Plaintiff’s argument at the Eighth Circuit focused on the changes made by the ADA Amendments Act of 2008 and the corresponding amendments to the EEOC guidelines. Plaintiff argued that Congress passed the amendments and instructed the EEOC to afford for “broad” coverage under the ADA. In particular, plaintiff pointed to EEOC guidance that stated: “The definition of the term ‘impairment’ does not include physical characteristics such as eye color, hair color, left-handedness, or height, weight, or muscle tone that are within the ‘normal’ range and are not the result of a physiological disorder.” In sum, Plaintiff argued that if an individual’s weight is not in the “normal” range, it need not be caused by a physiological disorder in order to be considered an ADA impairment.

The Court completely rejected plaintiff’s position. Instead, it found that this guidance shows that weight is generally a physical characteristic, and that a deviation from “normal” is not ADA eligible unless it is caused by a physiological disorder. Thus, in order to elicit ADA coverage for obesity, a plaintiff must be able to show that its weight is outside the normal range and that it was caused by a physiological condition.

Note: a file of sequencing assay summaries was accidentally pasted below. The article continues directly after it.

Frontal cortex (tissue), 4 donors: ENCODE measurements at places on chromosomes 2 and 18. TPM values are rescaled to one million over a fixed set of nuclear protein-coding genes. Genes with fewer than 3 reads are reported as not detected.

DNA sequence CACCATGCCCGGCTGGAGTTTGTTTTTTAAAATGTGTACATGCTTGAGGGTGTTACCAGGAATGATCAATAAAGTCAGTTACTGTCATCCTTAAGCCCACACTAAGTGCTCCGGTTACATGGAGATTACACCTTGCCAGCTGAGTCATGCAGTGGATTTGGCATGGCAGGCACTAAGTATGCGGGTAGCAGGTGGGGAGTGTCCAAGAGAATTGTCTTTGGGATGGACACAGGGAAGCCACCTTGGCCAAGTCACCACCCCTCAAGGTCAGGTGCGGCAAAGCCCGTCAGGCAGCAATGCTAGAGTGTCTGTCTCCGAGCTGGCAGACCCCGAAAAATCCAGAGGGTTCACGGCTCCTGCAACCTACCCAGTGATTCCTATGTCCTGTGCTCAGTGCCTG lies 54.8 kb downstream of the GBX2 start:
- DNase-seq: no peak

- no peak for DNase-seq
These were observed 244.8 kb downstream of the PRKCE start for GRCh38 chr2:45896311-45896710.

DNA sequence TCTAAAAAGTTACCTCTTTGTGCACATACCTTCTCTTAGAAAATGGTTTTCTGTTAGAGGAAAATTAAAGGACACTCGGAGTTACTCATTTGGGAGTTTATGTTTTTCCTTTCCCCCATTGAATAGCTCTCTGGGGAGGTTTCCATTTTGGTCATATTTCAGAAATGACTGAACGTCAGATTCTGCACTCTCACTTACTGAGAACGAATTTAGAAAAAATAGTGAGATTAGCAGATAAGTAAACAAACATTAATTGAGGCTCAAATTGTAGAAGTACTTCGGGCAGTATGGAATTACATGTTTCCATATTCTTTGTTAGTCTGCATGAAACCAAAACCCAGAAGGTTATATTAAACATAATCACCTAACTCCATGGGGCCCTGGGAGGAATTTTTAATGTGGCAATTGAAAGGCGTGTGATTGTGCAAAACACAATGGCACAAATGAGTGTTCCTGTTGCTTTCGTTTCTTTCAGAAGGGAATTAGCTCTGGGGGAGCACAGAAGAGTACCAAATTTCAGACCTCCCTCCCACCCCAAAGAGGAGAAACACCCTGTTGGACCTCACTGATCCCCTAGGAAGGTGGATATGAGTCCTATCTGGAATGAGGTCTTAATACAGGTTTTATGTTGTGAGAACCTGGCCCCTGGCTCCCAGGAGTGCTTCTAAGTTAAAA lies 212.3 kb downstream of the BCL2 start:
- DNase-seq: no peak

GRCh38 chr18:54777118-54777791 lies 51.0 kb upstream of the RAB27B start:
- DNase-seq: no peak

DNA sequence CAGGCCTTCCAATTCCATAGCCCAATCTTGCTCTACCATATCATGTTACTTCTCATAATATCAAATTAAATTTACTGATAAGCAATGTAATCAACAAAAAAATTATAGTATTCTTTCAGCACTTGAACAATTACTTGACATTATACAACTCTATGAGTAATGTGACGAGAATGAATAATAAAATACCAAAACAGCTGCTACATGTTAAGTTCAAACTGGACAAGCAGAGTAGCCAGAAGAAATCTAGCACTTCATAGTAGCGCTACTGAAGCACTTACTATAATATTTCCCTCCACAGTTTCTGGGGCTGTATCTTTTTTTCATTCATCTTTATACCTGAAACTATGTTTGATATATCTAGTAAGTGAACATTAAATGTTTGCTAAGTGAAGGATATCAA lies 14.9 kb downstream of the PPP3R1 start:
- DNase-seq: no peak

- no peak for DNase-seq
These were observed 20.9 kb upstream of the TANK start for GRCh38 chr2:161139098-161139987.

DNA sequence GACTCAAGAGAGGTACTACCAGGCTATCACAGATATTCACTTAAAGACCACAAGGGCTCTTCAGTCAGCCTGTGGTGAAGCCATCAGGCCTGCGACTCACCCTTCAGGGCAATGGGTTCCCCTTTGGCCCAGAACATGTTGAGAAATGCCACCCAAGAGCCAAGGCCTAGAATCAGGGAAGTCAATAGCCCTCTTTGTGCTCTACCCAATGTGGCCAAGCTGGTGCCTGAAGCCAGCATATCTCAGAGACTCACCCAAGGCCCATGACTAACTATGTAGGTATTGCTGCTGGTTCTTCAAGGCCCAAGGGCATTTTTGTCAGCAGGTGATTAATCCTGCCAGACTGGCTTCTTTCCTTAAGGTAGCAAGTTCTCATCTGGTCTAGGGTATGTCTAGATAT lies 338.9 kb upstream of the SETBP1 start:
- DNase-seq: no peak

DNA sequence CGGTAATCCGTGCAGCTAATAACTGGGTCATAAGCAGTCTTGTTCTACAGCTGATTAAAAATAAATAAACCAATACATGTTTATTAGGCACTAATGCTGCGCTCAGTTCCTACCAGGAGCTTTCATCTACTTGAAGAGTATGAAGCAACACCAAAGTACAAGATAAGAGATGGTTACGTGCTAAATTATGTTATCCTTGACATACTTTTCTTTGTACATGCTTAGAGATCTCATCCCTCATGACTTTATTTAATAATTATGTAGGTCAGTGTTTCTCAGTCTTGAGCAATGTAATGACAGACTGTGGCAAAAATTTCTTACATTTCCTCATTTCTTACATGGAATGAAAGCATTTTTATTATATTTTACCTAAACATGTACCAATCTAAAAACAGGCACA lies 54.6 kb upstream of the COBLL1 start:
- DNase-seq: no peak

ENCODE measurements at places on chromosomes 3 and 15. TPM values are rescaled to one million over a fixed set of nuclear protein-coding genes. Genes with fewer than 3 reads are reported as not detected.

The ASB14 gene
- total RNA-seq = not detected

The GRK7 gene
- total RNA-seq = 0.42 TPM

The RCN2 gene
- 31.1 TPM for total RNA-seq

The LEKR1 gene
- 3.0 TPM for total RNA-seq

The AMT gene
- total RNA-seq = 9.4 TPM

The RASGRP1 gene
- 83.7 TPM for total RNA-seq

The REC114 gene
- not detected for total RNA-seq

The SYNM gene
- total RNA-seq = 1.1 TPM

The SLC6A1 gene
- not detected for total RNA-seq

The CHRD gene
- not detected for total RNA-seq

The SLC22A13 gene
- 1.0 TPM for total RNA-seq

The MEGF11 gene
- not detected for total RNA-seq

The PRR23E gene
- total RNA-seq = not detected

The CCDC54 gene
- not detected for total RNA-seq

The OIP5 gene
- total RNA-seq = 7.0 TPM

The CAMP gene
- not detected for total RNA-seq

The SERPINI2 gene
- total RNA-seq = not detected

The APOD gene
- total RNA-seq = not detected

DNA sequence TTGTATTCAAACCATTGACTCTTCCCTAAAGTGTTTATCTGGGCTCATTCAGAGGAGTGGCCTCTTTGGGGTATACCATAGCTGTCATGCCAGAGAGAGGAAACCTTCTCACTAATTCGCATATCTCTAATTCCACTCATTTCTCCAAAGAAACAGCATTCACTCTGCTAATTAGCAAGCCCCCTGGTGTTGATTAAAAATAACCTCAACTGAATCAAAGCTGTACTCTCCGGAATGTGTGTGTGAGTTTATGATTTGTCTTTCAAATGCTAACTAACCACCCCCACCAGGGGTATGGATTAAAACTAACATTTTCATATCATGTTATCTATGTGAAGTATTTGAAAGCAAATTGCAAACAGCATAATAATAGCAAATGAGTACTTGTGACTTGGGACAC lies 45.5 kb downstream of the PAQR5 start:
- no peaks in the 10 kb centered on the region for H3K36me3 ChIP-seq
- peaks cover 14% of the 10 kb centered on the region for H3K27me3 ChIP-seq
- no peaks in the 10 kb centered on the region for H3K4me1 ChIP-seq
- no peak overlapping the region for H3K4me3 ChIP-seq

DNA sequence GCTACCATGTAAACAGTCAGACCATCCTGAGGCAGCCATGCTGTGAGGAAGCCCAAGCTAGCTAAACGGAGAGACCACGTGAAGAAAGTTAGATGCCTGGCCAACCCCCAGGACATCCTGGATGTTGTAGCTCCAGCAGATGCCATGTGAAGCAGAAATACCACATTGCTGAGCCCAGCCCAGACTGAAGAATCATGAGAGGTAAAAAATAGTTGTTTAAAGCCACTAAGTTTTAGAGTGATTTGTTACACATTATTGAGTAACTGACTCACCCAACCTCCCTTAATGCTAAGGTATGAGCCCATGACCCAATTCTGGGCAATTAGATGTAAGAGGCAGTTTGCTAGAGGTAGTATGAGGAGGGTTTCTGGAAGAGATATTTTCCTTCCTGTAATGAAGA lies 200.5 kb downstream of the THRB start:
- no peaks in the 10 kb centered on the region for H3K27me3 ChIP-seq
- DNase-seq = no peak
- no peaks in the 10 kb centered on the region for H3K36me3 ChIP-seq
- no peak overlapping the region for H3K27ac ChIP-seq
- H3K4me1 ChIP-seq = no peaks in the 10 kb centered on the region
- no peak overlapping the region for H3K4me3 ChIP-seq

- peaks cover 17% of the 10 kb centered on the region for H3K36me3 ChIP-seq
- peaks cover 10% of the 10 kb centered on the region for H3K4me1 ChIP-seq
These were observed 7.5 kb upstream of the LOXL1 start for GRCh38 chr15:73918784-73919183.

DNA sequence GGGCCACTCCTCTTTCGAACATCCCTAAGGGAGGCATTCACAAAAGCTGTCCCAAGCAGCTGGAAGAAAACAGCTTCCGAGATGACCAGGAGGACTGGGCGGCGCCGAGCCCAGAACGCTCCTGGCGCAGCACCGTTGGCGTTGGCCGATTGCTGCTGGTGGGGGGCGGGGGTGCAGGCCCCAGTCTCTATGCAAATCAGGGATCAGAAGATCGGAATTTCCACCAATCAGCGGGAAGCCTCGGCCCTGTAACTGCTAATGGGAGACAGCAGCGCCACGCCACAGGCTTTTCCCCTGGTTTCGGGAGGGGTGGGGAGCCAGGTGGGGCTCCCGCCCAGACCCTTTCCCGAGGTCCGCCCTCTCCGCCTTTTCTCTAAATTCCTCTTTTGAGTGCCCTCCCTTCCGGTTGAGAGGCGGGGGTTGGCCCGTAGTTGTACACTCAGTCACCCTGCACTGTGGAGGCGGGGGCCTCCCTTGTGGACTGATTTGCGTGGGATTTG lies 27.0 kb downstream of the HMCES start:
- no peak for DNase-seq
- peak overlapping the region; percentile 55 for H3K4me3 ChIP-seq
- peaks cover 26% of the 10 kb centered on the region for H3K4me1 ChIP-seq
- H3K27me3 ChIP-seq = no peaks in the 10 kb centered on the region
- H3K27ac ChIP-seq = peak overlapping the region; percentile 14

Two other circuit courts had previously issued opinions that are in accord with the current ruling. The Sixth Circuit rejected the EEOC’s argument that a physical impairment includes morbid obesity regardless of its cause, and the Second Circuit held that physical characteristics, such as weight, that are not the result of a physiological disorder are not considered impairments for the purpose of determining ADA disability. However, there are federal and state courts that have come to the opposite conclusion. These rulings were primarily prior to the ADA amendments being passed.